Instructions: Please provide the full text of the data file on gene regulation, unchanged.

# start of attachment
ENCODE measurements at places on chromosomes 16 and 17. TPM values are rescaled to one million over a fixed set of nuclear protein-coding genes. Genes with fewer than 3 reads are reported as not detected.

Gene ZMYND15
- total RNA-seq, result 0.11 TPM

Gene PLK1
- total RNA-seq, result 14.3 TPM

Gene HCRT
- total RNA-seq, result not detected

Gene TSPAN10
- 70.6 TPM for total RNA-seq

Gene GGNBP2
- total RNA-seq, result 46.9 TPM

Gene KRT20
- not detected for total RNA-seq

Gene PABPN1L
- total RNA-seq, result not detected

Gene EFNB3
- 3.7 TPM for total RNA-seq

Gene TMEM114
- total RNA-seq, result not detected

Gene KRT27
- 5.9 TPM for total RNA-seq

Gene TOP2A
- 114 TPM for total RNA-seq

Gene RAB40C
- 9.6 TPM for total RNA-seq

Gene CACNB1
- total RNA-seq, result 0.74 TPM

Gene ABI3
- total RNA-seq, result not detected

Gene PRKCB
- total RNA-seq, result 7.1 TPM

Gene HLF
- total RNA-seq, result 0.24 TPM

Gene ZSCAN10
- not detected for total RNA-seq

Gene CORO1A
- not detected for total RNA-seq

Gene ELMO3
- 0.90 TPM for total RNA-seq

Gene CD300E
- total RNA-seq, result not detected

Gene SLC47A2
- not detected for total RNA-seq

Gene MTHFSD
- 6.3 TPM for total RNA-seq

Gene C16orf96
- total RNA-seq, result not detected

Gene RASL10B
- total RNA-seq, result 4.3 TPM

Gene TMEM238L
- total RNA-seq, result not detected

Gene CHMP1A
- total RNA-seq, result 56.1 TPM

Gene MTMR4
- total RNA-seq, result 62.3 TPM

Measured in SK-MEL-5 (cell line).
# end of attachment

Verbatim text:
ENCODE measurements at places on chromosomes 16 and 17. TPM values are rescaled to one million over a fixed set of nuclear protein-coding genes. Genes with fewer than 3 reads are reported as not detected.

Gene ZMYND15
- total RNA-seq, result 0.11 TPM

Gene PLK1
- total RNA-seq, result 14.3 TPM

Gene HCRT
- total RNA-seq, result not detected

Gene TSPAN10
- 70.6 TPM for total RNA-seq

Gene GGNBP2
- total RNA-seq, result 46.9 TPM

Gene KRT20
- not detected for total RNA-seq

Gene PABPN1L
- total RNA-seq, result not detected

Gene EFNB3
- 3.7 TPM for total RNA-seq

Gene TMEM114
- total RNA-seq, result not detected

Gene KRT27
- 5.9 TPM for total RNA-seq

Gene TOP2A
- 114 TPM for total RNA-seq

Gene RAB40C
- 9.6 TPM for total RNA-seq

Gene CACNB1
- total RNA-seq, result 0.74 TPM

Gene ABI3
- total RNA-seq, result not detected

Gene PRKCB
- total RNA-seq, result 7.1 TPM

Gene HLF
- total RNA-seq, result 0.24 TPM

Gene ZSCAN10
- not detected for total RNA-seq

Gene CORO1A
- not detected for total RNA-seq

Gene ELMO3
- 0.90 TPM for total RNA-seq

Gene CD300E
- total RNA-seq, result not detected

Gene SLC47A2
- not detected for total RNA-seq

Gene MTHFSD
- 6.3 TPM for total RNA-seq

Gene C16orf96
- total RNA-seq, result not detected

Gene RASL10B
- total RNA-seq, result 4.3 TPM

Gene TMEM238L
- total RNA-seq, result not detected

Gene CHMP1A
- total RNA-seq, result 56.1 TPM

Gene MTMR4
- total RNA-seq, result 62.3 TPM

Measured in SK-MEL-5 (cell line).